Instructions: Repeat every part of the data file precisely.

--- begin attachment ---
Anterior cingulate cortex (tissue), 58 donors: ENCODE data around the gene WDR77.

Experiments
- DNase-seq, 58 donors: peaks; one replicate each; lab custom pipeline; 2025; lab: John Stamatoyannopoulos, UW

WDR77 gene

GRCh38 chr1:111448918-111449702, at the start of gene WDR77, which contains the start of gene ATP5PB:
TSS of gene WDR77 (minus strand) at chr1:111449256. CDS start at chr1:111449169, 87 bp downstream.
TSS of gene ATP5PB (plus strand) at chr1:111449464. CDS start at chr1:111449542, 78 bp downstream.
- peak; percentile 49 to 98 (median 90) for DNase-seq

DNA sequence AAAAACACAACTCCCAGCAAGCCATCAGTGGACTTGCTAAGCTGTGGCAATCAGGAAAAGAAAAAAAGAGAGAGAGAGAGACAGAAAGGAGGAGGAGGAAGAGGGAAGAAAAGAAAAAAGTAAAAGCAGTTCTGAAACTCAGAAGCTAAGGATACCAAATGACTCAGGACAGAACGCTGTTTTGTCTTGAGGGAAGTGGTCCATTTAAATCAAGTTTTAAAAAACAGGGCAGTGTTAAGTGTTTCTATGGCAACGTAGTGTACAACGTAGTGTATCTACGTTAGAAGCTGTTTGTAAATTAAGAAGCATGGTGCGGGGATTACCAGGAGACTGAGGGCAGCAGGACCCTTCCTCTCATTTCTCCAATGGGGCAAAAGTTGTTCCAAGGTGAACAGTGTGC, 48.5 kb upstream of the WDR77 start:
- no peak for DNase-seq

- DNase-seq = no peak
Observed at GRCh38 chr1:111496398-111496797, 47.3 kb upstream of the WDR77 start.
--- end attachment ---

Anterior cingulate cortex (tissue), 58 donors: ENCODE data around the gene WDR77.

Experiments
- DNase-seq, 58 donors: peaks; one replicate each; lab custom pipeline; 2025; lab: John Stamatoyannopoulos, UW

WDR77 gene

GRCh38 chr1:111448918-111449702, at the start of gene WDR77, which contains the start of gene ATP5PB:
TSS of gene WDR77 (minus strand) at chr1:111449256. CDS start at chr1:111449169, 87 bp downstream.
TSS of gene ATP5PB (plus strand) at chr1:111449464. CDS start at chr1:111449542, 78 bp downstream.
- peak; percentile 49 to 98 (median 90) for DNase-seq

DNA sequence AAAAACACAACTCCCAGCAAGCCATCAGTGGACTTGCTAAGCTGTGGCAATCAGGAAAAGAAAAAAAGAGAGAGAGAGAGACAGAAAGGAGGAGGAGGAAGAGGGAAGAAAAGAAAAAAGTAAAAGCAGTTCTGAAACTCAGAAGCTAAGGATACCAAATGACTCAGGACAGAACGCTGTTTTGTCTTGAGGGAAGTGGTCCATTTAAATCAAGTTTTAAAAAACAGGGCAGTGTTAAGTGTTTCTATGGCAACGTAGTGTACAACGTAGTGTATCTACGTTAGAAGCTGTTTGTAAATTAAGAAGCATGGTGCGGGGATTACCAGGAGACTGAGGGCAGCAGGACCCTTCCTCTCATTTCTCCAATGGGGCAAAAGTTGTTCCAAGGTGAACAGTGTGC, 48.5 kb upstream of the WDR77 start:
- no peak for DNase-seq

- DNase-seq = no peak
Observed at GRCh38 chr1:111496398-111496797, 47.3 kb upstream of the WDR77 start.